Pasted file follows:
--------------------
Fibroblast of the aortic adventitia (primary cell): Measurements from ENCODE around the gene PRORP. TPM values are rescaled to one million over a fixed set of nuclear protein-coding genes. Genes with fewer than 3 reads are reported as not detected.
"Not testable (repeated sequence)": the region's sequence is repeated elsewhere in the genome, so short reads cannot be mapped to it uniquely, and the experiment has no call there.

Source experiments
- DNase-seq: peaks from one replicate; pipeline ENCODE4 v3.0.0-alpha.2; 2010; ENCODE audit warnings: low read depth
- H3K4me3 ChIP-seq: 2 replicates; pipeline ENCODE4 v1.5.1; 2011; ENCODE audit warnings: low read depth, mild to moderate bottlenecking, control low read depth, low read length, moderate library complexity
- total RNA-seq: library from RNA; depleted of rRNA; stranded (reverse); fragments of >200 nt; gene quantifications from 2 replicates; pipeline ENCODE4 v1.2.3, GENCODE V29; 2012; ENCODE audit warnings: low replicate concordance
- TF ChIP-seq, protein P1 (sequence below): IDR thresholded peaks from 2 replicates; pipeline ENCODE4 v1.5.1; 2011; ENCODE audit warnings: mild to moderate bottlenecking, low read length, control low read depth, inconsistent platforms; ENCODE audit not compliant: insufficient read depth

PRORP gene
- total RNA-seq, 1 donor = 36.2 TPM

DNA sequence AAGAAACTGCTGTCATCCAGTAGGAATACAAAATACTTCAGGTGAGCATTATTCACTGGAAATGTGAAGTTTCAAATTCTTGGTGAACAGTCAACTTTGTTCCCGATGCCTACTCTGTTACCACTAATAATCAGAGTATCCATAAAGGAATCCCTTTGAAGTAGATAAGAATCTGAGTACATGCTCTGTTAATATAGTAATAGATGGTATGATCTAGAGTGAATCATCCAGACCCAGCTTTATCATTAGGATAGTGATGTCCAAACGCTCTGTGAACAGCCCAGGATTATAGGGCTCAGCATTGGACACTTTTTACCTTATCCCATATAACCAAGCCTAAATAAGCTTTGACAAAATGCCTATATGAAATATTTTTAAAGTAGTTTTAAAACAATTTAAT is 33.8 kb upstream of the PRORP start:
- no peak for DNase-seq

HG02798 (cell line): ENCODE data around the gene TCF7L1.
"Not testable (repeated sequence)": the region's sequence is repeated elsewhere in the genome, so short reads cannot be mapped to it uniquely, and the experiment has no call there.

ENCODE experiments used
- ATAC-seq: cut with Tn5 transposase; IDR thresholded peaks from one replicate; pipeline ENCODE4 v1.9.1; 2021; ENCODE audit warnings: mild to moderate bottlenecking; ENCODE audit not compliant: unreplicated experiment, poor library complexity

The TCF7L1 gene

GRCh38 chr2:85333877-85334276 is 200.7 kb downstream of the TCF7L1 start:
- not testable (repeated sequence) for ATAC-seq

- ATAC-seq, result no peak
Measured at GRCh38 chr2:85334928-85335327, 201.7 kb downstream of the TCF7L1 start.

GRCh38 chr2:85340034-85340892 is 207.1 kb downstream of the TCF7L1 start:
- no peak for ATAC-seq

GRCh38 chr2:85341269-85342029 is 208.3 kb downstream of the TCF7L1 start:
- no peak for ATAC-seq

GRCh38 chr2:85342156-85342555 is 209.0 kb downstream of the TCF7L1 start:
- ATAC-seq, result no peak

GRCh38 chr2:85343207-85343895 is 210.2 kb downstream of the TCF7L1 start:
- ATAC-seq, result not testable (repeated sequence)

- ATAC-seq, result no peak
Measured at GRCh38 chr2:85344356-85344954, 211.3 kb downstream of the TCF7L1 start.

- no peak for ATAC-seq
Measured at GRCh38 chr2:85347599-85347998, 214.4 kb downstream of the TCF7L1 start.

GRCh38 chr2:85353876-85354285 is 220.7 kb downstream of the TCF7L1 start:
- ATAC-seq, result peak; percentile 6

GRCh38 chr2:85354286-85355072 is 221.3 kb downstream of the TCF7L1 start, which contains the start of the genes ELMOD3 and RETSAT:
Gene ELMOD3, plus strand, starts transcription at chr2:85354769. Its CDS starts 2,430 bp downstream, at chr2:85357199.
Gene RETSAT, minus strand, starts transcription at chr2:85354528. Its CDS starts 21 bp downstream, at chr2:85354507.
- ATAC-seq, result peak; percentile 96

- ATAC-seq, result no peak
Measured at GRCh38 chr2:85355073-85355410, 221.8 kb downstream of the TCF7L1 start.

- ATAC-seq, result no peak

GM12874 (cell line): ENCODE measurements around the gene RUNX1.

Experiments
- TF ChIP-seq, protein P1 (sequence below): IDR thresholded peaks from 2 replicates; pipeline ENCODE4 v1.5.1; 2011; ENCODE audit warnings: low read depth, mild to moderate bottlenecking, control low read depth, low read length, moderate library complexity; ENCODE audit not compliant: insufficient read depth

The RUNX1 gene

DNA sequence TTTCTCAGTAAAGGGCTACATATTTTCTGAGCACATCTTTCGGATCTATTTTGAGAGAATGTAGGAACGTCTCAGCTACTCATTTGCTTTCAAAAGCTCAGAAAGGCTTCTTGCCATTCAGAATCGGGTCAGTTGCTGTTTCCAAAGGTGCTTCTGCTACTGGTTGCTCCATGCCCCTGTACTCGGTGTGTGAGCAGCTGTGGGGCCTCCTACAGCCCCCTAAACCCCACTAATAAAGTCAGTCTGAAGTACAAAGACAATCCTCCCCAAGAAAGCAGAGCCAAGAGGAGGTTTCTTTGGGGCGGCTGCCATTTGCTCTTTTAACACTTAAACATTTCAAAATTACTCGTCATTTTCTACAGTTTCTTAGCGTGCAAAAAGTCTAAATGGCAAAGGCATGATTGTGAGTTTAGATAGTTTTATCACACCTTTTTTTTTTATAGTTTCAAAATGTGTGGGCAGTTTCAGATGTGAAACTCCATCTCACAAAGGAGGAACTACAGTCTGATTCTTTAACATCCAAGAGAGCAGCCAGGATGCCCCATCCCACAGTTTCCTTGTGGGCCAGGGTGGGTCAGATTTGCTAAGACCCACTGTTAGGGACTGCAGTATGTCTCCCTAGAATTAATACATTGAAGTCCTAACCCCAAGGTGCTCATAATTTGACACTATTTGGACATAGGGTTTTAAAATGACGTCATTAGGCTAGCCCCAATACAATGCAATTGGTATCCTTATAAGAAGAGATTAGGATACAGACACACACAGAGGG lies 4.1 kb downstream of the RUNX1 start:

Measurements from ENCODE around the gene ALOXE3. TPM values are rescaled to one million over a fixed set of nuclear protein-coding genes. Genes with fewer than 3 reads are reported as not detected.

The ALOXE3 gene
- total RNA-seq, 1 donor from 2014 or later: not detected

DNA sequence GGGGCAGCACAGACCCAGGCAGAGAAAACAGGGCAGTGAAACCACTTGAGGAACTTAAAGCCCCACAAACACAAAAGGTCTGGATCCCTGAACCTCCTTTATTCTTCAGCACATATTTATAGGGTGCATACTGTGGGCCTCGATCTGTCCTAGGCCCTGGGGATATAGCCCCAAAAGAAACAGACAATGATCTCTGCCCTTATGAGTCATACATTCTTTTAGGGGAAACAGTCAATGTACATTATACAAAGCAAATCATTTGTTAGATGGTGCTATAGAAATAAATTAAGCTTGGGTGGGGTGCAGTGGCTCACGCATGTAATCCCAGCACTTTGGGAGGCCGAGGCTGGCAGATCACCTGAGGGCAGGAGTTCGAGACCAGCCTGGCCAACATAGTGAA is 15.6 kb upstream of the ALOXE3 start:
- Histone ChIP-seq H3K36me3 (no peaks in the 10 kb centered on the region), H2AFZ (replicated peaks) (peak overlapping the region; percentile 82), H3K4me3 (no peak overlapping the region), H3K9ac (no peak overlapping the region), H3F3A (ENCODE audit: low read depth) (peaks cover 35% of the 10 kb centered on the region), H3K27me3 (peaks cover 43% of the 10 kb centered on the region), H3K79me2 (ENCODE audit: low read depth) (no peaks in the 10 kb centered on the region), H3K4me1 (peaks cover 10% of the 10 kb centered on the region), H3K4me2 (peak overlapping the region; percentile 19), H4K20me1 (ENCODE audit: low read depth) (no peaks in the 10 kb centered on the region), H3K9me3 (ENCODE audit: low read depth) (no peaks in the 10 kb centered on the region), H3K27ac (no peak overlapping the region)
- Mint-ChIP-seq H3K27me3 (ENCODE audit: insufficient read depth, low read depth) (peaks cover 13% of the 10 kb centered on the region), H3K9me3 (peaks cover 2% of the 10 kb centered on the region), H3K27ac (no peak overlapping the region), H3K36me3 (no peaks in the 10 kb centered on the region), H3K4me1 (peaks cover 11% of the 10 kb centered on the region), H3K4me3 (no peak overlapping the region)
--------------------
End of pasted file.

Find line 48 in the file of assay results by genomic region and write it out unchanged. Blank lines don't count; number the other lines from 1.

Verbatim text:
The ALOXE3 gene